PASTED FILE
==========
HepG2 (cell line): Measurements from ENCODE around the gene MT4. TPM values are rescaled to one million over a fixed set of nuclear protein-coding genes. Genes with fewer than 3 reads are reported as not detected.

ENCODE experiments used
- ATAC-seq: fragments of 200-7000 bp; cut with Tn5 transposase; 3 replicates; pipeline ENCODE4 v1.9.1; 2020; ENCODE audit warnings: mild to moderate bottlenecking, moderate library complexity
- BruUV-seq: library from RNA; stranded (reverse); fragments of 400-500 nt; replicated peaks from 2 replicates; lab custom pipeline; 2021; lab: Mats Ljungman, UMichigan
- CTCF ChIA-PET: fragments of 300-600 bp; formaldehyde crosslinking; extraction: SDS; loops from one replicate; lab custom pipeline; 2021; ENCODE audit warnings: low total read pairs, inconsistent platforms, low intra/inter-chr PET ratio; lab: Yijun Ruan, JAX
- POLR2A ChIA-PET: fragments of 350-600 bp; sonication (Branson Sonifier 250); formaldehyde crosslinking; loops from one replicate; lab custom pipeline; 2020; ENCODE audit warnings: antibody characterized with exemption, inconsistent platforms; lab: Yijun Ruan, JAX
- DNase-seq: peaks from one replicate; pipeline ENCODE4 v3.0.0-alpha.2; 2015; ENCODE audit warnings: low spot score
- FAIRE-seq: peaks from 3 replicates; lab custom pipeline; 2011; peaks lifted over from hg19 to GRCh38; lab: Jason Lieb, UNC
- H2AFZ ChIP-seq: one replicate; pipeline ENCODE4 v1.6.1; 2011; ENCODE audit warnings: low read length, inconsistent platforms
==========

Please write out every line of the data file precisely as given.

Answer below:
HepG2 (cell line): Measurements from ENCODE around the gene MT4. TPM values are rescaled to one million over a fixed set of nuclear protein-coding genes. Genes with fewer than 3 reads are reported as not detected.

ENCODE experiments used
- ATAC-seq: fragments of 200-7000 bp; cut with Tn5 transposase; 3 replicates; pipeline ENCODE4 v1.9.1; 2020; ENCODE audit warnings: mild to moderate bottlenecking, moderate library complexity
- BruUV-seq: library from RNA; stranded (reverse); fragments of 400-500 nt; replicated peaks from 2 replicates; lab custom pipeline; 2021; lab: Mats Ljungman, UMichigan
- CTCF ChIA-PET: fragments of 300-600 bp; formaldehyde crosslinking; extraction: SDS; loops from one replicate; lab custom pipeline; 2021; ENCODE audit warnings: low total read pairs, inconsistent platforms, low intra/inter-chr PET ratio; lab: Yijun Ruan, JAX
- POLR2A ChIA-PET: fragments of 350-600 bp; sonication (Branson Sonifier 250); formaldehyde crosslinking; loops from one replicate; lab custom pipeline; 2020; ENCODE audit warnings: antibody characterized with exemption, inconsistent platforms; lab: Yijun Ruan, JAX
- DNase-seq: peaks from one replicate; pipeline ENCODE4 v3.0.0-alpha.2; 2015; ENCODE audit warnings: low spot score
- FAIRE-seq: peaks from 3 replicates; lab custom pipeline; 2011; peaks lifted over from hg19 to GRCh38; lab: Jason Lieb, UNC
- H2AFZ ChIP-seq: one replicate; pipeline ENCODE4 v1.6.1; 2011; ENCODE audit warnings: low read length, inconsistent platforms